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Central African Republic: A childhood regained

By Lizzie Moncada, Grants Manager, Save the Children

Aristide* grew up in Bouca in the northern part of Central African Republic (CAR).

At just 17, he was caught up in the escalating violence in his country: his home was targeted. He joined an armed group. 

“My family’s things had been destroyed,” he tells me, “ and I wanted vengeance.”

On the march away from family

On 5 December 2013, the troops Aristide had joined in Bouca decided to march to another city, more than 500km away.

“My mother was not happy that I wanted to leave as she said it wasn’t good for someone of my age to be involved in killing,” he remembers. Despite his mother’s fears Aristide went with the group, which included at least 50 other children his age.

It took them a month to walk to Bangui and along the way they were so short of food they were forced to eat leaves.

Boredom – and drugs

“We stayed together but didn’t have anything to eat or do. I was made to carry out little errands for the heads of the group, like buying drugs to smoke. They often shared the drugs with us boys, but they made me feel bad.”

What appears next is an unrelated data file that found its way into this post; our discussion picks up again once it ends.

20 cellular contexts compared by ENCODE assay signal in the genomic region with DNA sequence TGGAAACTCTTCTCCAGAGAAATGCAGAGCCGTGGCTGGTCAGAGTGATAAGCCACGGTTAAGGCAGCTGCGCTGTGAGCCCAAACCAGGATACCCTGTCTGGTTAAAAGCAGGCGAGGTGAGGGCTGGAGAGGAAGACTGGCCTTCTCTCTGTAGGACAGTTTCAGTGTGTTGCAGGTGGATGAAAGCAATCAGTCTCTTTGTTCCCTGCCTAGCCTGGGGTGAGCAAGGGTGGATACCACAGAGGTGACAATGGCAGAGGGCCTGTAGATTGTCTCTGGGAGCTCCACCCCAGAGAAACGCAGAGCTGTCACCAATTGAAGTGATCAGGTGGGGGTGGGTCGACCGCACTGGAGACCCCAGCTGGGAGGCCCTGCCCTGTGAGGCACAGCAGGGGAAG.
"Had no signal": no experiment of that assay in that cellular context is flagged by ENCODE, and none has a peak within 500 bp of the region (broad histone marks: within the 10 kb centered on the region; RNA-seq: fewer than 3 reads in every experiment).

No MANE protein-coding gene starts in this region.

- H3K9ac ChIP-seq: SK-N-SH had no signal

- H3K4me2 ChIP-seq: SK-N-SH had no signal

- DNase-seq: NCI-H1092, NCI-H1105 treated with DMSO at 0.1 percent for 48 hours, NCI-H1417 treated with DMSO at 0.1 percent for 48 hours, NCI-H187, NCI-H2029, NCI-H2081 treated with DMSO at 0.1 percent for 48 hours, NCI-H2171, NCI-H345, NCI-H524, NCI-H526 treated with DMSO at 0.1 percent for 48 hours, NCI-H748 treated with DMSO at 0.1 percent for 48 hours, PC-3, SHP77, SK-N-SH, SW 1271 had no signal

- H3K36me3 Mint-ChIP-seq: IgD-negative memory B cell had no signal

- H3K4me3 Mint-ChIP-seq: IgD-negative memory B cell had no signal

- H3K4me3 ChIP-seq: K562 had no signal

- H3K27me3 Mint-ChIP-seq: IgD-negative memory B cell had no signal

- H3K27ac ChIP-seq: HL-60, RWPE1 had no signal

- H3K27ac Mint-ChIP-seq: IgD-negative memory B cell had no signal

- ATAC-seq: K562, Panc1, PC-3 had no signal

One day Aristide, dressed in his military uniform, was walking past Save the Children’s Child Friendly Space (CFS)  and heard the sound of children playing. He was intrigued.

Save the Children volunteer Mathilde* took the time to talk to Aristide to explain to him that this was a safe space for children to come and play, dance and sing. It also gives them the opportunity to safely discuss issues that are important to children.

“My future is here now”

Mathilde and Aristide formed a strong bond and Aristide decided to stop using drugs and to leave the armed group to continue his studies instead. He now comes to the Save the Children’s youth debates every afternoon after school and is an avid speaker:

“I like attending the debates as they are about all sorts of issues such as drugs and peace. My future is here now. Now when we debate about drugs, I tell others that it not good to smoke them.”

Aristide now goes to school every morning and his favourite subject is English. He is no doubt that education is the way forward for him. He tells me, “In the future, I want to be an engineer so I can help my country.”

*Names changed to protect identity

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